Scarlett Johansson’s announcement that she was exiting Rub & Tug — the feature biopic about transgender mobster Dante “Tex” Gill that was to be helmed by her Ghost in the Shell director, Rupert Sanders — hit hard and traveled fast throughout Hollywood when it broke Friday. “I have decided to respectfully withdraw my participation in the project” following ethical concerns about her participation as a cisgender actress, read the star’s statement, in part. “Our cultural understanding of transgender people continues to advance, and I’ve learned a lot from the community since making my first statement about my casting and realize it was insensitive.”
In that moment, trans actress and producer Rain Valdez (Transparent) was seated in front of a camera in The Hollywood Reporter’s Los Angeles offices for an interview about trans representation in entertainment. Informed of the news with cameras rolling, she paused to catch her breath and push back tears. “That actually makes me a little emotional,” she said, her voice shaking. “It’s not an easy industry for trans women. It’s not an easy industry for trans men.”
Visibility and acceptance have seemed to be on an upward trajectory since 2014, a year that introduced Jill Soloway as a champion of trans-centric storytelling with Amazon’s Transparent and saw Laverne Cox break through with an Emmy nomination for her work on Orange Is the New Black. Ryan Murphy, long a champion of LGBTQ+ talent, doubled down this summer with his FX drama Pose, which employs more trans actors and storytellers than any series in history. Nick Adams, director of transgender media and representation at GLAAD and one of the organization’s trans staffers, praises Hollywood for helping change “how Americans understand gay and lesbian lives,” noting how the business can do the same for trans people. “The public outcry from both trans and nontrans people, along with the media attention given to this issue over the past few weeks,” he adds of the ScarJo casting controversy, “should be a game-changing moment for transgender portrayals in media.”
Still, even with mounting victories and the support of a small cadre of powerful showrunners, the 21 insiders who shared their experiences with THR (their interviews are condensed and edited together here) say that Hollywood remains a tough place to earn a living and build a diverse career. “Things kind of cracked open, and here we are four years later,” says producer-director Rhys Ernst. “It’s two steps forward and one step back.” Adds A Kid Like Jake director Silas Howard, “People are taking a stand where they may have been complacent before.”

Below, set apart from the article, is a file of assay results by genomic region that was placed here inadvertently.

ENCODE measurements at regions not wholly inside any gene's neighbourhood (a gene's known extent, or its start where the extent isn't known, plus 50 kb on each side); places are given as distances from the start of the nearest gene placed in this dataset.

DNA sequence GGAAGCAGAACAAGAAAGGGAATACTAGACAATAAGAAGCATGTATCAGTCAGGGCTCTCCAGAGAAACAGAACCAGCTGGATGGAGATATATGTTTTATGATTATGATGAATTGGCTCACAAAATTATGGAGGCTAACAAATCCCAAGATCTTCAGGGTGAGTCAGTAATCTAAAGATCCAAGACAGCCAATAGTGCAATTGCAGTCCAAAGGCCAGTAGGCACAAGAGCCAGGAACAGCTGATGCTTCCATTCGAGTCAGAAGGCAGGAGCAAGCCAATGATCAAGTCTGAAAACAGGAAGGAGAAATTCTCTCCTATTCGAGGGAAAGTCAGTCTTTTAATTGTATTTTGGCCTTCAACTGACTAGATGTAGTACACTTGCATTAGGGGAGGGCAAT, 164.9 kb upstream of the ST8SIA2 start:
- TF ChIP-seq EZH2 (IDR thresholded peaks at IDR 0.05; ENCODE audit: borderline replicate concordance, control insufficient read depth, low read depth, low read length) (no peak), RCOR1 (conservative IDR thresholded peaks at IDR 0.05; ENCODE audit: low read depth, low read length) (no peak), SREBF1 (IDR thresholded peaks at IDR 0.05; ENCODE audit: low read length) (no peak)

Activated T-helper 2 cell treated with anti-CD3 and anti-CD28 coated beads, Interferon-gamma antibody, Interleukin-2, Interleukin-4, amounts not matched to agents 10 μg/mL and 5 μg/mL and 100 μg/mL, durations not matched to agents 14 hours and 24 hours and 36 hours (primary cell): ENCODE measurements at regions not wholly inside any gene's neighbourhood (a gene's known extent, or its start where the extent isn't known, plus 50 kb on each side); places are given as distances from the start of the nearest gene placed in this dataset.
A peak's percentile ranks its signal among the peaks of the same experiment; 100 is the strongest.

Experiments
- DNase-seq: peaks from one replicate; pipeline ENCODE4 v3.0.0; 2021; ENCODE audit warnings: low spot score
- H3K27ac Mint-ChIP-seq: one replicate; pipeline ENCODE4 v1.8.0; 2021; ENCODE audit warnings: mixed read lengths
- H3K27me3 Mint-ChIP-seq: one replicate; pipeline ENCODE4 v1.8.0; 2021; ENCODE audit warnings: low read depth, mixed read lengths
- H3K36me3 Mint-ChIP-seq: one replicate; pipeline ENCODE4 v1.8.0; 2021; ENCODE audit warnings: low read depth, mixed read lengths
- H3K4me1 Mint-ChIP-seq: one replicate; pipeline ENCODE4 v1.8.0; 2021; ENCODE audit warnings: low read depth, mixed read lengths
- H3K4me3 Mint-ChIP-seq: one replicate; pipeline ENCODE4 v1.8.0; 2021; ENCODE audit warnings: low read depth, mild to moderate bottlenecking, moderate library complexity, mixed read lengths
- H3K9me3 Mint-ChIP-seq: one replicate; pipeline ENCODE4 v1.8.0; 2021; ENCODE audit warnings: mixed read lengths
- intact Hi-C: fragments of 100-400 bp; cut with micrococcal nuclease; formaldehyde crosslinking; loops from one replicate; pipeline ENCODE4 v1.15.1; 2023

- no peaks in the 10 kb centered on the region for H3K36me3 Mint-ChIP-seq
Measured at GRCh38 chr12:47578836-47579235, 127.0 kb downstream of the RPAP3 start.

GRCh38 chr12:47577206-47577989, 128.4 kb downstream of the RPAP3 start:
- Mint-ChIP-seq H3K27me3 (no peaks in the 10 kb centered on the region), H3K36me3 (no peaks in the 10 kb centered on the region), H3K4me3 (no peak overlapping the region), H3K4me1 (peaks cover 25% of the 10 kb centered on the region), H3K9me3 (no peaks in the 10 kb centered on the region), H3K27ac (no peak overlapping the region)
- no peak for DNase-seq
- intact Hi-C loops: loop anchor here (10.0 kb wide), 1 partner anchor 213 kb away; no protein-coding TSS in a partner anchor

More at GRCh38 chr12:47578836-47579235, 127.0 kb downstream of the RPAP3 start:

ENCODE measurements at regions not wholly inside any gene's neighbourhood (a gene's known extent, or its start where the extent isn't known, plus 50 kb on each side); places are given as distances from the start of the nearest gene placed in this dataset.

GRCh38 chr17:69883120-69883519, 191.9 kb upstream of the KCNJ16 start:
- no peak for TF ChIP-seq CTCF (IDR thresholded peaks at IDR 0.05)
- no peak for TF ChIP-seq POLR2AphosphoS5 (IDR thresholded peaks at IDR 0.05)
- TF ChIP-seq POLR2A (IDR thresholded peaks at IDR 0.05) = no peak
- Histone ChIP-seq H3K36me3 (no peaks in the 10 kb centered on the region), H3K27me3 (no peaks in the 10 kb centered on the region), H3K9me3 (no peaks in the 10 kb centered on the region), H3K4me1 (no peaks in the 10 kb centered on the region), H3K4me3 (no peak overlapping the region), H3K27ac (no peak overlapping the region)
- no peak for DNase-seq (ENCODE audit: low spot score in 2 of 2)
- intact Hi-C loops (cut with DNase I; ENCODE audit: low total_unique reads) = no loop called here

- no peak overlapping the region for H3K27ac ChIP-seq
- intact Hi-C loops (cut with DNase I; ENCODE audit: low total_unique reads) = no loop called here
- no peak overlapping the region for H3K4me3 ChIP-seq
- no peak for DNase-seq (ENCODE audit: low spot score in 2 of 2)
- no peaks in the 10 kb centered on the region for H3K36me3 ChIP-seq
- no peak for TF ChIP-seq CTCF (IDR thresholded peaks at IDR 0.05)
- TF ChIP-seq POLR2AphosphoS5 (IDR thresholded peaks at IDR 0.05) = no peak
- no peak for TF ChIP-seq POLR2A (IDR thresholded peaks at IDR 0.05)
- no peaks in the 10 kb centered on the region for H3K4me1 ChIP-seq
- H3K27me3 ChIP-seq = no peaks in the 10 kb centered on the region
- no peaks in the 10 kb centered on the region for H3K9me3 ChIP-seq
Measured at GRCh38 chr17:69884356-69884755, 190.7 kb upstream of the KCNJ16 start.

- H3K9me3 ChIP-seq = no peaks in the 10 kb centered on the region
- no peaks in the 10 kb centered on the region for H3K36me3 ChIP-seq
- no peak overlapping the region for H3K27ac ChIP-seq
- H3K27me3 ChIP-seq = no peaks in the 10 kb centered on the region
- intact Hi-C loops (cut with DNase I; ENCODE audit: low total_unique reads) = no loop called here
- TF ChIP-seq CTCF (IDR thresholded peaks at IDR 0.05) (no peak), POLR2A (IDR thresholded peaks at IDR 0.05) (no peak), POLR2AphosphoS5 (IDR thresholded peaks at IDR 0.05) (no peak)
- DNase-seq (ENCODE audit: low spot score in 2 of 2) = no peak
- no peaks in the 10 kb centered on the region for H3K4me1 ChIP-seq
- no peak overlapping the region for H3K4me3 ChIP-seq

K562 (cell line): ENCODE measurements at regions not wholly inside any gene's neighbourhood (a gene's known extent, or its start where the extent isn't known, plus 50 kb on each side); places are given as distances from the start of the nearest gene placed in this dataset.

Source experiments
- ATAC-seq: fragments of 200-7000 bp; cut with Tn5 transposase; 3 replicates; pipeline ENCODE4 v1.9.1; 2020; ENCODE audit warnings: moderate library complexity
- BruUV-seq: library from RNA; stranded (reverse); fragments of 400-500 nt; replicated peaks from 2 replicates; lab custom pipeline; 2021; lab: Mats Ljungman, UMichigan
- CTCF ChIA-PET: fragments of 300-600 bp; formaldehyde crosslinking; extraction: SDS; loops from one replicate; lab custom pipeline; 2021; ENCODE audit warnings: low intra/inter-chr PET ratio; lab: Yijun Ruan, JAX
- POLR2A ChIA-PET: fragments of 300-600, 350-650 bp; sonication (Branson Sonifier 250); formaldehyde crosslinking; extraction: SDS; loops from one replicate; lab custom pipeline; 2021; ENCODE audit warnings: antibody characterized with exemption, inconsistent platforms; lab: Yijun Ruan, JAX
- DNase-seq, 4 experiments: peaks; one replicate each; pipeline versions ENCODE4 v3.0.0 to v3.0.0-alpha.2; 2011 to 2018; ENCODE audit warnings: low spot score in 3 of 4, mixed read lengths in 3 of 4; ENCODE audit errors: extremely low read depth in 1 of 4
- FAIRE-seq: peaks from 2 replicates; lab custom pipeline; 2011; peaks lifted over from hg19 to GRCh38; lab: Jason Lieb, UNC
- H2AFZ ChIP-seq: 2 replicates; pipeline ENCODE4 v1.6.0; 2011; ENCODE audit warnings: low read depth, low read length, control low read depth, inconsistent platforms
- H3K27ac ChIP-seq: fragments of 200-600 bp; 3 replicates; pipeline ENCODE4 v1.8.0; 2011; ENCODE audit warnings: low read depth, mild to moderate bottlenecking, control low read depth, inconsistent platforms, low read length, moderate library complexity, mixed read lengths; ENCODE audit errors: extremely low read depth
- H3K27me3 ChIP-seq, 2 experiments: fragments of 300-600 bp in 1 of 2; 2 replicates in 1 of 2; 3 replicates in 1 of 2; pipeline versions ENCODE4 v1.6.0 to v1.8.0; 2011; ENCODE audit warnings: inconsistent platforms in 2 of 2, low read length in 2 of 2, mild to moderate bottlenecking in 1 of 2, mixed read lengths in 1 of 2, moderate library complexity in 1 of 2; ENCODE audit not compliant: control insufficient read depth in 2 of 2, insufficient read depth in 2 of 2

Does Scarlett Johansson’s decision feel like a win?
ZACKARY DRUCKER, producer, writer, filmmaker, Amazon’s Transparent It’s a win for Scarlett Johansson because she gets to be a part of something bigger. We do a lot of coddling in Hollywood to make people in power not feel threatened. We do a lot of maneuvering around that, and maybe there is some value in just saying, “You might lose a little bit of your power, but you’re gonna live in a better world.”
JEN RICHARDS, actress, writer, CMT’s Nashville The argument that provokes my ire the most is people who keep responding to any critique about casting cis people in trans parts with, “It’s called acting.” Every one of them says this with this kind of glee, like we had never thought of that. Of course it’s acting. And of course, in an ideal world I would like anyone to be able to play any kind of part. That’s the kind of freedom I want for myself and the kind of freedom I want for others.
IVORY AQUINO, actress, ABC’s When We Rise Accolades have been showered on cis actors who play trans people, and that glorifies the transphobic notion that the trans women they portray are men, just like these actors who play them. And accepting [those awards] in front of millions of people watching, when they receive awards in their tuxedos with their facial hair, it just sends the message that at the end of the day, trans women take off their makeup and they’re men, and that’s what’s damaging.
JAZZMUN, actress, ABC’s When We Rise Scarlett, because she’s in front of the camera, she’s a star, she’s getting the beating, but I’m holding the director responsible. I’m holding responsible the casting agent that did not bring in enough trans folks or didn’t believe enough trans folks could do that part. Everyone is responsible for that. Everyone. I’m not going to knock someone for doing their gig because I’m sure she would have been outstanding. They would have provided her with the right training, the right lighting, the right personal assistant. She would have gotten everything she needs to give the best performance she could give, right? But where is your intention? Do you want that voice to be authentic or does that matter to you?
CASSANDRA JAMES, actress, ABC’s General Hospital I have faith in people’s ability to learn from their mistakes. It’s really important for people who are having their eyes opened to what’s happening within our community to commit to making this a learning moment for themselves and also using their cis privilege to lift up trans voices. That’s imperative moving forward.
SCOTT TURNER SCHOFIELD, actor, CBS’ The Bold and the Beautiful I don’t believe in censorship of any kind, but she did what I want all cisgender people to do when they mess up, right? And look, anybody can mess up all the time. I mess up. I’m a white guy. I mess up all the time too. When you mess up, you acknowledged that you did something wrong. You say, “I understand what’s going on,” and you do the right thing, which she did, which is the first big time that has happened. And I feel really overjoyed by that now.